For the past two months I’ve been working on a fantasy novel, The Edge of Magic, and I’ve recently decided to serialize it on my site (reasons below).
The first three chapters are up. Every Friday from now on I’ll post an installment — one to three chapters, which comes to around 2,500–3,500 words per installment. On that page readers can also subscribe to updates via RSS or email.
I’ve released fiction on the web before, of course, but this is the first time I’ve done it without being able to edit the whole piece in advance. It’s terrifying. I do have an outline as a security blanket, and I’ve already written the first eight chapters, but writing a novel in public (more or less) makes me feel even more naked and vulnerable than I expected.
My main reason for doing this somewhat unprudent thing: I have a bad habit of endlessly tweaking the beginnings of my novels and never getting past that point. By putting the chapters online as I write them, I’ll feel forced to resist that urge and finish the book. A psychological gimmick, sure, but I think it’ll work.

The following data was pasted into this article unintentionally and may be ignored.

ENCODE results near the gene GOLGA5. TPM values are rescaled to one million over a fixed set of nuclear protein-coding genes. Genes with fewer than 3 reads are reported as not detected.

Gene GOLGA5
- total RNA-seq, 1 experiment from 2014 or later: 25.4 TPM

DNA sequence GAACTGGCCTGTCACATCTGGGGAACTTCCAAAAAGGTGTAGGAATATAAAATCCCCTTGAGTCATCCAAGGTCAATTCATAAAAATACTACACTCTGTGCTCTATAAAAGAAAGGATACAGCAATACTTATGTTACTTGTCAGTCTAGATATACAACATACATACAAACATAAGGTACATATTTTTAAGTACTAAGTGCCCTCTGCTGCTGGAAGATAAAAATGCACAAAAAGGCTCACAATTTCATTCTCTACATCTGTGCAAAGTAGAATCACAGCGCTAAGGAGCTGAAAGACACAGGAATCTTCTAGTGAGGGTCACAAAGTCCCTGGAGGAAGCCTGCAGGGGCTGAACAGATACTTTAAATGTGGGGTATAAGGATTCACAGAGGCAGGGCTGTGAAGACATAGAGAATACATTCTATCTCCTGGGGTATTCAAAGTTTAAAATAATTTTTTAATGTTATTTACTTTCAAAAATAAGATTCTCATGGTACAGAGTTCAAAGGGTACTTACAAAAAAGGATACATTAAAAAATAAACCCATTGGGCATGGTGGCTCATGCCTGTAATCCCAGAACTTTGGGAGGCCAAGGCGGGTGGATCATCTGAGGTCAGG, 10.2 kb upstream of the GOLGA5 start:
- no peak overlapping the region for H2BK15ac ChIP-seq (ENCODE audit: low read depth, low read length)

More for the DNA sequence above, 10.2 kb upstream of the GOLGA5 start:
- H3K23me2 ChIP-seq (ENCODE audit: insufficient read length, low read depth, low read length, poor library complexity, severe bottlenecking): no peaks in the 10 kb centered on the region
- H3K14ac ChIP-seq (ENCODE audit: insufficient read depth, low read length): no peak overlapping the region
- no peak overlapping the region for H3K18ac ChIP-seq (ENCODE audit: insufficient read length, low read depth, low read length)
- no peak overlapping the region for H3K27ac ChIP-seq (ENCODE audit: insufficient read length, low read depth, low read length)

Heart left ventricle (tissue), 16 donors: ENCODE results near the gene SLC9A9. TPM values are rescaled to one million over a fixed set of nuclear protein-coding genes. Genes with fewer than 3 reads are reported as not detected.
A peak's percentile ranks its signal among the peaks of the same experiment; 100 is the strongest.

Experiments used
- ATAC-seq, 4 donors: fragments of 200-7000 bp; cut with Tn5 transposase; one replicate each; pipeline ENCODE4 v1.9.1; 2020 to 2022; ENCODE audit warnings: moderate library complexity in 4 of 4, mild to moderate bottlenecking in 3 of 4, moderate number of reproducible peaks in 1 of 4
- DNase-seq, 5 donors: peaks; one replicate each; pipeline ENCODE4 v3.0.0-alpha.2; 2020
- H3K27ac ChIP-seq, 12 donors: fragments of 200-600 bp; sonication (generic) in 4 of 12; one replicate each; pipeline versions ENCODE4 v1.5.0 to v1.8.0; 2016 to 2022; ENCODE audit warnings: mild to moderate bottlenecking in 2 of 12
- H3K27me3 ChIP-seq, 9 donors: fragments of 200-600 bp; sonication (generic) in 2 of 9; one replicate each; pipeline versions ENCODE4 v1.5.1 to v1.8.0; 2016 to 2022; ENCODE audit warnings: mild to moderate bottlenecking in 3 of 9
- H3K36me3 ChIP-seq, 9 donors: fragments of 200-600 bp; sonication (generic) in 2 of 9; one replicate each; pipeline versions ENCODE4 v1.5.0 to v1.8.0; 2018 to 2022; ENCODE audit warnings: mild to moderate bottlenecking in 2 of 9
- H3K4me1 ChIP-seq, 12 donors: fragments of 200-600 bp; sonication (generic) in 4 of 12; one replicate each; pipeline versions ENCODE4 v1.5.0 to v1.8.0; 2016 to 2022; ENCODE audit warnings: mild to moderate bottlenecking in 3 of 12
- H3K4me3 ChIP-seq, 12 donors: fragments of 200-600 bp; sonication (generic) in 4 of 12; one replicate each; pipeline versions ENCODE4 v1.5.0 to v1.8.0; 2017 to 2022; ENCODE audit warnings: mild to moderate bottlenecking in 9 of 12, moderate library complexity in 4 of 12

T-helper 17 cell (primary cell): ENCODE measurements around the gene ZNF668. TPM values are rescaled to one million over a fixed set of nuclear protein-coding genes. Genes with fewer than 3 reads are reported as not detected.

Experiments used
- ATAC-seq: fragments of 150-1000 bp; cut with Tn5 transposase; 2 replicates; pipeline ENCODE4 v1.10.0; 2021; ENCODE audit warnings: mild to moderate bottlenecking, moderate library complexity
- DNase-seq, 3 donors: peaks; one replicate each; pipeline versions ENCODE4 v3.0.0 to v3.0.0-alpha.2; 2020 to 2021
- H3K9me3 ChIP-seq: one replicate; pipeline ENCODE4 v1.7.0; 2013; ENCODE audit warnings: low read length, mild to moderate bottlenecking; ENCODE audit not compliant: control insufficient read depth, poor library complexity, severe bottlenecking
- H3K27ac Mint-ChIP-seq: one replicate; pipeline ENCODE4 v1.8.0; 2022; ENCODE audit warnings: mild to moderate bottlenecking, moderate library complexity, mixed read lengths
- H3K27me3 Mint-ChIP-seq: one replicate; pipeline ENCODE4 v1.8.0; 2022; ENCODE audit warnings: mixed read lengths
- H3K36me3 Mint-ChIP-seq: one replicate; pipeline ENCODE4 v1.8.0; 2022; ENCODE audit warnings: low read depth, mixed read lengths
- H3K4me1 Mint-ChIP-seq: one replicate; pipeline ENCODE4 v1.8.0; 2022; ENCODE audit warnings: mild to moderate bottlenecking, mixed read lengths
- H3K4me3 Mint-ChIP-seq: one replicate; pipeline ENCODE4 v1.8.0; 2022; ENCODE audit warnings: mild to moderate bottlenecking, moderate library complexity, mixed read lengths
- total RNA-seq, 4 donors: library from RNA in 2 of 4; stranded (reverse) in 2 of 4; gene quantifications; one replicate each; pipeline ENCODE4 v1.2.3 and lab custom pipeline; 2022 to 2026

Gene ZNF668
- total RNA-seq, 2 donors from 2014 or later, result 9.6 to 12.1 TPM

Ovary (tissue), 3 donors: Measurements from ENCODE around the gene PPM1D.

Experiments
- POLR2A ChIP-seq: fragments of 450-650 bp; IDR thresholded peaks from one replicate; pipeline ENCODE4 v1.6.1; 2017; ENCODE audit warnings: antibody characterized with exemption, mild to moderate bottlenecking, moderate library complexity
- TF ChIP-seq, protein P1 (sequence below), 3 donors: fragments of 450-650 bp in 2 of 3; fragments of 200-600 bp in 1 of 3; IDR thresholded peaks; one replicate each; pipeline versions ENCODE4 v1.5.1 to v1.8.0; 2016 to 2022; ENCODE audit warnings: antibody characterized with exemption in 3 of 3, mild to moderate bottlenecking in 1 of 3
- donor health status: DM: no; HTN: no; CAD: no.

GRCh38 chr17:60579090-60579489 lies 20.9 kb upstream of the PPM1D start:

The secondary reason: writers generally need to write a few bad novels before they can write good ones. While I hope The Edge of Magic isn’t too terrible, getting reader feedback earlier on — with analytics to see where people stop reading, etc. — will help me learn faster. Consider this an open beta.
Once the novel is finished, I’ll do another editing pass and put it on the Kindle store for a couple bucks, with the free version remaining available on my site as well. I plan to serialize another couple novels after that, then try my hand at the traditional publishing route. I’m not going to submit these serialized novels to any publishers, though, since they’ll have already been published.
Whew. To be honest, I’m still surprised I’m actually moving forward with this — the past few weeks have been a blur of incessant insecurities and fears. But sometimes scary risks are good for the soul. Here we go…
I recently came across a post about reading goals that got me itching to go and do likewise. I’ve had numeric goals in the past — read X books this year — but I’ve realized I’m less interested in the total number of books read and more interested in the types of books I read. (It’s also a grudging acknowledgement that this mortal life is finite and there’s no way I’ll be able to read all the books I want to. Such a sad thought. But there are massive libraries in heaven, right? I’m banking on that.)